Deal wants extension of hospital ‘bed tax’

But some lawmakers unhappy with decision not to expand Medicaid

mlee@macon.comJanuary 17, 2013 

ATLANTA -- Some of Georgia’s hospitals breathed a sigh of relief when the Legislature took its first step toward renewing a state tax that attracts matching federal health care dollars, but they face a murkier picture with Gov. Nathan Deal’s decision not to expand Medicaid eligibility.

Republicans insist the tax is a provider fee, while Democrats call it a bed tax. But no matter what it’s called, the state collects between 1.4 and 1.45 percent of most hospitals’ net patient revenue, which triggers additional federal matching funds.

And this year it’s set to expire unless the state Legislature takes action to renew it.

Julie Windom, vice president of government relations for the Georgia Alliance of Community Hospitals, a lobby for its nearly 100 hospital members, said those funds disappearing would be “devastating.” The combined loss of state and federal dollars, she said, would cause a 32 percent cut in the Medicaid reimbursement rate to her hospitals, big economic engines in many communities.

On Thursday at his State of the State address, Deal urged lawmakers to renew the collections. Hours later, the state Senate seconded him with a 46-9 vote on the measure, Senate Bill 24.

State House of Representatives consideration could come when the Legislature reconvenes at the end of January.

“We’re fairly confident we have the votes to pass it,” Windom said, due in large part to the governor’s support and the support of leadership in both chambers.

Matt Caseman also said the loss of the money would be “devastating.” He’s executive director of the Georgia Rural Health Association, which counts as its members hospitals, health centers, physicians and others.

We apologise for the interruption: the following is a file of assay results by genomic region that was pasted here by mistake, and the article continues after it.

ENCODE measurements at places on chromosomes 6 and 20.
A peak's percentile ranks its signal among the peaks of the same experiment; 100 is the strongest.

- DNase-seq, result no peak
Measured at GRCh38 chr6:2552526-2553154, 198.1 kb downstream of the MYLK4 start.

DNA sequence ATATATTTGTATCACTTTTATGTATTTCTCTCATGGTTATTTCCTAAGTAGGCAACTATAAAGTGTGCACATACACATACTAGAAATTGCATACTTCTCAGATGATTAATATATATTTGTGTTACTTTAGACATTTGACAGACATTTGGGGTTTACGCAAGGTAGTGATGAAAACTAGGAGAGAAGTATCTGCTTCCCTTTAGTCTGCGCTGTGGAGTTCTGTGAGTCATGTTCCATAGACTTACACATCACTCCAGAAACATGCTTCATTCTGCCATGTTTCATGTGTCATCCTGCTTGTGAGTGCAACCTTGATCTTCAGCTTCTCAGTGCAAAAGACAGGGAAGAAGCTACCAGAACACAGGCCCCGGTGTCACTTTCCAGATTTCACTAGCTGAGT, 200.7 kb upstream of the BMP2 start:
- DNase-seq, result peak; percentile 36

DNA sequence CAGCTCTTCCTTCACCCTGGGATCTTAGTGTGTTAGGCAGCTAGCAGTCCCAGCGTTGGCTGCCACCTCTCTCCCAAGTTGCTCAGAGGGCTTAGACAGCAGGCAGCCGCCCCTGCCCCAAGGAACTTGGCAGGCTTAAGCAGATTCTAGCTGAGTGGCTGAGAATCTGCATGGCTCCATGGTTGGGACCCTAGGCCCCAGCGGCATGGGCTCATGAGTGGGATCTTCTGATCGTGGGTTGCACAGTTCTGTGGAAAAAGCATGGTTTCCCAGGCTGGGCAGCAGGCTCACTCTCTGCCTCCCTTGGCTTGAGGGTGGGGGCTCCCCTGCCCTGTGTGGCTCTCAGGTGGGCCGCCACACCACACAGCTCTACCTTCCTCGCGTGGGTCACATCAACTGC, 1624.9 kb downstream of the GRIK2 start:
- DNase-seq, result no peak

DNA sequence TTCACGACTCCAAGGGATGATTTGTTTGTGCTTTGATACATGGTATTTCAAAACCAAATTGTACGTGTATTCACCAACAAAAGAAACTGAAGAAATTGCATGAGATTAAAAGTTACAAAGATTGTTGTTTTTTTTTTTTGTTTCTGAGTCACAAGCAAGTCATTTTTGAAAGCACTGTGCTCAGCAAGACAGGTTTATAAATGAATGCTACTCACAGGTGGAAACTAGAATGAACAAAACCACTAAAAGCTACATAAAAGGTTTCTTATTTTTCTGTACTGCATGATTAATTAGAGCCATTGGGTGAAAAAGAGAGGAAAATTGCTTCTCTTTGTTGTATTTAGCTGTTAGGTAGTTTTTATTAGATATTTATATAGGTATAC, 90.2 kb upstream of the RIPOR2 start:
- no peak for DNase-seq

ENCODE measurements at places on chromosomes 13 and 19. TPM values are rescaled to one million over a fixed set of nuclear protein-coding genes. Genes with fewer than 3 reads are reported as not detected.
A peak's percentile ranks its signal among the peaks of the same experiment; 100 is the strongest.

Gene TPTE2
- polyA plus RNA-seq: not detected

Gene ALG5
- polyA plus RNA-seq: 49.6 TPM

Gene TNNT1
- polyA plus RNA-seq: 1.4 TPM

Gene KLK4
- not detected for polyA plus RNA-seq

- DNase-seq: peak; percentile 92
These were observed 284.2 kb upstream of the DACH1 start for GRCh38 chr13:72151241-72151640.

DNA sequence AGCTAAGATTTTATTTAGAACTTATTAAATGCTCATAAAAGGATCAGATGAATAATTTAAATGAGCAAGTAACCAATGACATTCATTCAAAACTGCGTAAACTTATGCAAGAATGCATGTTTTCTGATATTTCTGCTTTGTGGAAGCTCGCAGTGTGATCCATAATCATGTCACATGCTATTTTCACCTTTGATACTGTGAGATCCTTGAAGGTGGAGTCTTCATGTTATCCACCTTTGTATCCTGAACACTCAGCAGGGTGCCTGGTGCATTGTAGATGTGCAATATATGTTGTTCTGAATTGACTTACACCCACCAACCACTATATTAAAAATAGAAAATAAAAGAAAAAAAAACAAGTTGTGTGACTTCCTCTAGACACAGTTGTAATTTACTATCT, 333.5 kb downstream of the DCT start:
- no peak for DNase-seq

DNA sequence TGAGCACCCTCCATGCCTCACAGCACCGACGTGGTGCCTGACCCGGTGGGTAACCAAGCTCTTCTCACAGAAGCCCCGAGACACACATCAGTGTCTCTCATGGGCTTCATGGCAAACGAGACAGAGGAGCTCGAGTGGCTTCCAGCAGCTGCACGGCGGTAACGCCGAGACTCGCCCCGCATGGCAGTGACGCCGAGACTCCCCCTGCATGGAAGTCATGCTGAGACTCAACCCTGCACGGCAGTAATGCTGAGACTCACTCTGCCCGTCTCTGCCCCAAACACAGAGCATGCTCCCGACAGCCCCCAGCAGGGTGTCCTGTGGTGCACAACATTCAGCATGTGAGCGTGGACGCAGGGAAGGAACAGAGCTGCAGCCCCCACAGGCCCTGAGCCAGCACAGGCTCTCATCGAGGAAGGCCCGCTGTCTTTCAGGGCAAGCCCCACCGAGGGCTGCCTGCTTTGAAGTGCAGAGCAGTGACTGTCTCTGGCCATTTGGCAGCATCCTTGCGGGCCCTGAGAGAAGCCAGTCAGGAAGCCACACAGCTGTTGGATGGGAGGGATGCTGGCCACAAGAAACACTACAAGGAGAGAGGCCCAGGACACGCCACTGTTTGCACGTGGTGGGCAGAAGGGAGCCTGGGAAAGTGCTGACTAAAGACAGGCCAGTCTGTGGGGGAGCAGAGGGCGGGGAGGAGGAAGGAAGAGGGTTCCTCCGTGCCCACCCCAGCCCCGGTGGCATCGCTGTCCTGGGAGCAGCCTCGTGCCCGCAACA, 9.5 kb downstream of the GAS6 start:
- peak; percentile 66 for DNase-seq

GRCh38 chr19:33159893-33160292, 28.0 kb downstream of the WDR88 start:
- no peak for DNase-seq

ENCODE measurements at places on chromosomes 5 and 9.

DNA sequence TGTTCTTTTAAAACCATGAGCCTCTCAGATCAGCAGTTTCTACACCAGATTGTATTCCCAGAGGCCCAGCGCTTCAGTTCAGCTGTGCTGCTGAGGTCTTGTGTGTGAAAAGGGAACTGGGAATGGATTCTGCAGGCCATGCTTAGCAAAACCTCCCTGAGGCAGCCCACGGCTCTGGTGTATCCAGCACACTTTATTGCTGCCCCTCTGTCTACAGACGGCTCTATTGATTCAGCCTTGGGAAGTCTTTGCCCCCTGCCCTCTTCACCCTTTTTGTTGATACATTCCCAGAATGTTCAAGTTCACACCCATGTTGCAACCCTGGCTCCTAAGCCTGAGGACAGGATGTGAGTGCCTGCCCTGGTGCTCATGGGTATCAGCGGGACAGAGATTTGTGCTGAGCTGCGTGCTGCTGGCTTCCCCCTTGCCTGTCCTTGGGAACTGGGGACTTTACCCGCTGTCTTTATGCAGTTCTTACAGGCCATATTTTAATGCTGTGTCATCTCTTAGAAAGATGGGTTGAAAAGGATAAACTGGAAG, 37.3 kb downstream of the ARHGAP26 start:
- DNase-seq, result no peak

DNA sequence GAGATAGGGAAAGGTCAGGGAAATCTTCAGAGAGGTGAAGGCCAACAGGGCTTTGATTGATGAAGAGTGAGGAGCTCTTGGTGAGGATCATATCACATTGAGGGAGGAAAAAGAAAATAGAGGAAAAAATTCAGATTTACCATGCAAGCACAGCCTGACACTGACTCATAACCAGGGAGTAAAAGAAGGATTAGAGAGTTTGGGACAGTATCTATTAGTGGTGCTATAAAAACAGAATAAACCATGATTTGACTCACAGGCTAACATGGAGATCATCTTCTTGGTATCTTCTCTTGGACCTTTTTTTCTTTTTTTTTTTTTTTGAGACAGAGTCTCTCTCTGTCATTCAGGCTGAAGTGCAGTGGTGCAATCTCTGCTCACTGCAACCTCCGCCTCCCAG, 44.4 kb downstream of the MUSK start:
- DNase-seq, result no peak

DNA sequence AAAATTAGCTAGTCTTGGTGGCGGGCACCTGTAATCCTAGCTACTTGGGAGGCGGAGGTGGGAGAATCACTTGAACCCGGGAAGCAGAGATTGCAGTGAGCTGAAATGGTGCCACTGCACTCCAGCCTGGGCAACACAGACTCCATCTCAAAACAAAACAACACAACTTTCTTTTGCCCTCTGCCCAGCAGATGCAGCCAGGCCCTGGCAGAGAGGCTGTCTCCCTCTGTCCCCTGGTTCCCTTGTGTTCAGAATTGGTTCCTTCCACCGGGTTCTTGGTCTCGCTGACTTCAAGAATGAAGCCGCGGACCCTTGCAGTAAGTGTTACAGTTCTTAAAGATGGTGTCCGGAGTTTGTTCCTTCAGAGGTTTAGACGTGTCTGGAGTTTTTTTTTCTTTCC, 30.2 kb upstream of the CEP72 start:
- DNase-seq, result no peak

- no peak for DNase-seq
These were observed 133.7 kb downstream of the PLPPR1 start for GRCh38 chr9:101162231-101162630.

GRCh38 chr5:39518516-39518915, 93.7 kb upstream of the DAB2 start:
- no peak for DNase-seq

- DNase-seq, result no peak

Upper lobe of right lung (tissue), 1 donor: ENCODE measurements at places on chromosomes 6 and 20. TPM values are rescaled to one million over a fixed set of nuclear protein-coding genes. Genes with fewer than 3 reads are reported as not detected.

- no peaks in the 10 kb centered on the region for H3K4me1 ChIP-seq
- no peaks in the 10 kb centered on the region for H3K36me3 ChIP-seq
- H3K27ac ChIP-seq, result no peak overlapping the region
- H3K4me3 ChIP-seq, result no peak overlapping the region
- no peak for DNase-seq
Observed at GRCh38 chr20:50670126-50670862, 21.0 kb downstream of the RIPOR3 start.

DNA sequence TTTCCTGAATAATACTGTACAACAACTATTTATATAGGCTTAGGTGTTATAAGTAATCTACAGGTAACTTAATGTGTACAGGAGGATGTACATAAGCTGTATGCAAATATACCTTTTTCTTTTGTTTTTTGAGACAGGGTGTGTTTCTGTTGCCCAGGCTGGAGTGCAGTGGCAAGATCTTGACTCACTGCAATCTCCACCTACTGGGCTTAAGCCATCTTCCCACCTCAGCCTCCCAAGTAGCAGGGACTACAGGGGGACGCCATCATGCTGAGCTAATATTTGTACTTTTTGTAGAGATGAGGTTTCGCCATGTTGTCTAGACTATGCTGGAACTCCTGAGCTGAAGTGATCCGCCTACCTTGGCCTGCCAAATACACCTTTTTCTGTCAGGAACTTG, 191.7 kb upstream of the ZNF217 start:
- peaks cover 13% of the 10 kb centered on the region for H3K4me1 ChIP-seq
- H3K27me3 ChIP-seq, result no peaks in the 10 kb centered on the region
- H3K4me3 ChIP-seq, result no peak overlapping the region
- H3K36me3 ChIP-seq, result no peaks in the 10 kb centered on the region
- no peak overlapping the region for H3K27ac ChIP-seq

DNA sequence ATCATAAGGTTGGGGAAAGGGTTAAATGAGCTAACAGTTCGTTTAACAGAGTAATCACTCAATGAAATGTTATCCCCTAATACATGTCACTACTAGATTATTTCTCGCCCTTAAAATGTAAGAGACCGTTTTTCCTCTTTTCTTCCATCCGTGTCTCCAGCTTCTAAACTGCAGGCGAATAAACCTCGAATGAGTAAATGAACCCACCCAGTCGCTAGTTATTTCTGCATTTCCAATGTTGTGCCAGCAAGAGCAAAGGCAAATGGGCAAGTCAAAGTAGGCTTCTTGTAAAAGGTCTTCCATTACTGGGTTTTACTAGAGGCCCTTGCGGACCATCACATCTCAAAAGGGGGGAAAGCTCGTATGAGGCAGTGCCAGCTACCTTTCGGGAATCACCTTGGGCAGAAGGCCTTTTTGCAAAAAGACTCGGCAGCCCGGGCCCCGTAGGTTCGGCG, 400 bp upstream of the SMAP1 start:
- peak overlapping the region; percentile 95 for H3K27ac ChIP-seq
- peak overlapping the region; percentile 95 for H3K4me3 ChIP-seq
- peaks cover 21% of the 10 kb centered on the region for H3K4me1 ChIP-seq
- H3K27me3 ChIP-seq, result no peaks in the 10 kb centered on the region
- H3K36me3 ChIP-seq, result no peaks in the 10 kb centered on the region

“They’re running such thin margins right now,” he said of hospitals across the state.

Hospitals with a higher Medicaid-patient caseload fare better than those not under the formula. For the year ending in June 2011, the latest available state data, The Medical Center of Central Georgia netted about $1.8 million on the transactions. For Houston Medical Center the sum was about $200,000, and Coliseum Medical Centers, nearly $61,000.

By contrast, Tift Regional Medical Center lost about $322,000.

But another Deal decision will be tougher for hospitals: Georgia will not opt in to the federal initiative to expand Medicaid -- insurance for the low-income Georgians -- to more people.

“I did not judge it prudent to expand the eligible population of an entitlement program by adding an additional 620,000 new enrollees,” said Deal, “since our state is already spending approximately $2.5 billion in state taxpayer funds annually” on Medicaid.

Georgia has slightly more uninsured residents than the national average, according to the U.S. Census Bureau. It estimates that in 2011, some 19 percent of Georgians had not been covered by any insurance all year, be it private, Medicare or Medicaid. The national uninsured rate was nearly 16 percent.

Caseman argued in favor of an expansion of the Medicaid rolls because it “would allow thousands of people to finally see a primary care doctor and receive preventative medicine.”

But Windom, acknowledging the budget constraints the state is under, said her community hospital alliance is concerned that if Medicaid is expanded, it may actually result in less access to doctors.

In its management of Medicaid, Georgia is not allowed to roll back eligibility or services, Windom said, so the only way to trim the cost is to trim the amount the state pays doctors to take care of low-income patients.

“We already have too few physicians treating Medicaid patients,” she said, attributing it to the program’s reimbursement rate and the paperwork burden.

But optometrist and state Rep. James Beverly, D-Macon, called the decision not to expand “a huge mistake,” because people without insurance will continue to go to emergency rooms.

“It drives up the cost. They don’t have the money, so who pays the burden of it? Taxpayers pick it up,” he said.

People without insurance “get the most expensive primary care,” state Sen. David Lucas, D-Macon, said on the Senate floor. “They end up in the emergency room.”

Coliseum Health System spokeswoman Robin Parker declined to comment on the measures, and efforts seeking comment from Houston Medical Center and The Medical Center of Central Georgia were not successful Thursday.

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